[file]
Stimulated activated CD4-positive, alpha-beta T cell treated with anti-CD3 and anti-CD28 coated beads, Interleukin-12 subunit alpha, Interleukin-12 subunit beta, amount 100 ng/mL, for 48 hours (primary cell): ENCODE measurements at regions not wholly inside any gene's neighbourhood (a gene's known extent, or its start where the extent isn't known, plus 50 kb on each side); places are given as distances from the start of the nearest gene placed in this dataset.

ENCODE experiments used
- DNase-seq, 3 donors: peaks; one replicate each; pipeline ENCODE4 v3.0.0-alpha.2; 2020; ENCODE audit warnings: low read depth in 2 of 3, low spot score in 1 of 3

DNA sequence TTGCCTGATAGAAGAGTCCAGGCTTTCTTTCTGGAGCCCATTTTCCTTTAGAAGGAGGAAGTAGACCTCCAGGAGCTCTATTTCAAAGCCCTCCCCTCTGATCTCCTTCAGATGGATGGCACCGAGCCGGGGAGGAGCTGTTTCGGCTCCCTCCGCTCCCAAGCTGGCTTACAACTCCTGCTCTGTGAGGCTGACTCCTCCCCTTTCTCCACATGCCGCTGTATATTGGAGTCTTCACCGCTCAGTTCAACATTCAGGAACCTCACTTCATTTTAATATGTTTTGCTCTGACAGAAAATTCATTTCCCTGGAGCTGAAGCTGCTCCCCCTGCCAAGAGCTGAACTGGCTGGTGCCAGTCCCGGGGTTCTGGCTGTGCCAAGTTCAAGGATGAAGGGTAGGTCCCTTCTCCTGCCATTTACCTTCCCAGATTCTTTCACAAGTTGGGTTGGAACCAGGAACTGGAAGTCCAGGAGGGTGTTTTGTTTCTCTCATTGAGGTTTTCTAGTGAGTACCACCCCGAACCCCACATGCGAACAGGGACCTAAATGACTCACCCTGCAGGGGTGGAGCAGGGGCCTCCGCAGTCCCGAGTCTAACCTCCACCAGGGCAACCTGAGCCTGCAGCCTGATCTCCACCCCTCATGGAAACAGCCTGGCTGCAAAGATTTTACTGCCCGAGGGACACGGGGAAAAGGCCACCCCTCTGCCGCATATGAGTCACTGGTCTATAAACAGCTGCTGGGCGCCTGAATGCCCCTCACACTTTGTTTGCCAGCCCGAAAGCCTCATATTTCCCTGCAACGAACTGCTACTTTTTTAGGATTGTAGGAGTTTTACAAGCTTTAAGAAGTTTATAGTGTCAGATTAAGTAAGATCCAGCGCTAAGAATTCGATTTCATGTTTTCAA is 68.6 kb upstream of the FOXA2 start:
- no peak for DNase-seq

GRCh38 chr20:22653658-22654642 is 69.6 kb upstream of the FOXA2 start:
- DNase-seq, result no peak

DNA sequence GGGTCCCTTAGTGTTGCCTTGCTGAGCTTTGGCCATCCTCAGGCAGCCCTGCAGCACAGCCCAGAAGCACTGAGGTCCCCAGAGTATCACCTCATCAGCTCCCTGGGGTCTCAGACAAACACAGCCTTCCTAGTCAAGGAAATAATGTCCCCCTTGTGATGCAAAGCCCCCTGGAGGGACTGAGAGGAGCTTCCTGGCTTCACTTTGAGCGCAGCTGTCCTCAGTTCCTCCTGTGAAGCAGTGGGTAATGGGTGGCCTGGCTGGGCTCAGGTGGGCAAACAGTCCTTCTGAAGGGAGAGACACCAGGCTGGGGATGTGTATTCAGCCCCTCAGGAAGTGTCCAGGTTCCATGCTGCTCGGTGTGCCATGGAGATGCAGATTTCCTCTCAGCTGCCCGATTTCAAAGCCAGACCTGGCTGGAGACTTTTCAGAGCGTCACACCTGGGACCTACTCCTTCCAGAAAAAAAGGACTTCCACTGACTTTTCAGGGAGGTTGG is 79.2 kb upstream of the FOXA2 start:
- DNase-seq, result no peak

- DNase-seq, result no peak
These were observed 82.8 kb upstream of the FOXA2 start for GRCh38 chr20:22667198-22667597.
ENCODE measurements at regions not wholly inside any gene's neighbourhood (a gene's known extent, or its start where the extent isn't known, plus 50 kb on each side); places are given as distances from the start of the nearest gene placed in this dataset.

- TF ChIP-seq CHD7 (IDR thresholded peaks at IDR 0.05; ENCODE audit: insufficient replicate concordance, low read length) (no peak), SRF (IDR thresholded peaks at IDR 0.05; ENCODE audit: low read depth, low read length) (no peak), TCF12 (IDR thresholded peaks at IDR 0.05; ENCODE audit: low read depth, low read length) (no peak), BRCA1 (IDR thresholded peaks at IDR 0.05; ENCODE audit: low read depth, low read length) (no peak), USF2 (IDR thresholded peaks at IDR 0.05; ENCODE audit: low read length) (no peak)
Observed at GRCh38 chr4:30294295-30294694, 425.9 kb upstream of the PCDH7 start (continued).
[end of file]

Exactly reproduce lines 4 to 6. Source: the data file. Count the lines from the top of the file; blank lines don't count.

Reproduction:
DNA sequence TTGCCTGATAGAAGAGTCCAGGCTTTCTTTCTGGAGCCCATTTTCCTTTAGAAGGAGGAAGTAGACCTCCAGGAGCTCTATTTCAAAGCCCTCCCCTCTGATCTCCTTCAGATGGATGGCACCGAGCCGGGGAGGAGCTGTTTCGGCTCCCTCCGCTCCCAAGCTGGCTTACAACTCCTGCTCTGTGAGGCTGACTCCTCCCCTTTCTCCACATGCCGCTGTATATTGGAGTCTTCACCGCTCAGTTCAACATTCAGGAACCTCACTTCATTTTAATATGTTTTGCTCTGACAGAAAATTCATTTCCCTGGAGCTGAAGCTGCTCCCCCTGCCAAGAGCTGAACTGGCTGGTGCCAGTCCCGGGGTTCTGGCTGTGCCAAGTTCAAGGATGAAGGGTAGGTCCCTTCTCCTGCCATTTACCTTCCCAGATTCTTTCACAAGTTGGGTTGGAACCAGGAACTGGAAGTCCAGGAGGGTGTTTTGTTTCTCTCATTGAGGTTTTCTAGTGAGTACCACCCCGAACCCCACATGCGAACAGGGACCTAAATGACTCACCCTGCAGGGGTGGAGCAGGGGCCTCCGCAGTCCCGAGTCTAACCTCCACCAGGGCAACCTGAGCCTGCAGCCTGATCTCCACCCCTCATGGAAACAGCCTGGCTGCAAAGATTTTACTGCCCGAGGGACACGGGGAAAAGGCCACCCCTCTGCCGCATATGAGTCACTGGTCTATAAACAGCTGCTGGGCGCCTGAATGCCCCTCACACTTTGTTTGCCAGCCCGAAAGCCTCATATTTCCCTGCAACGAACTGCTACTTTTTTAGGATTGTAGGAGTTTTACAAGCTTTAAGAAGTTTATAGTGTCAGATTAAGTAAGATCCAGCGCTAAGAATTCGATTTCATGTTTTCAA is 68.6 kb upstream of the FOXA2 start:
- no peak for DNase-seq

GRCh38 chr20:22653658-22654642 is 69.6 kb upstream of the FOXA2 start: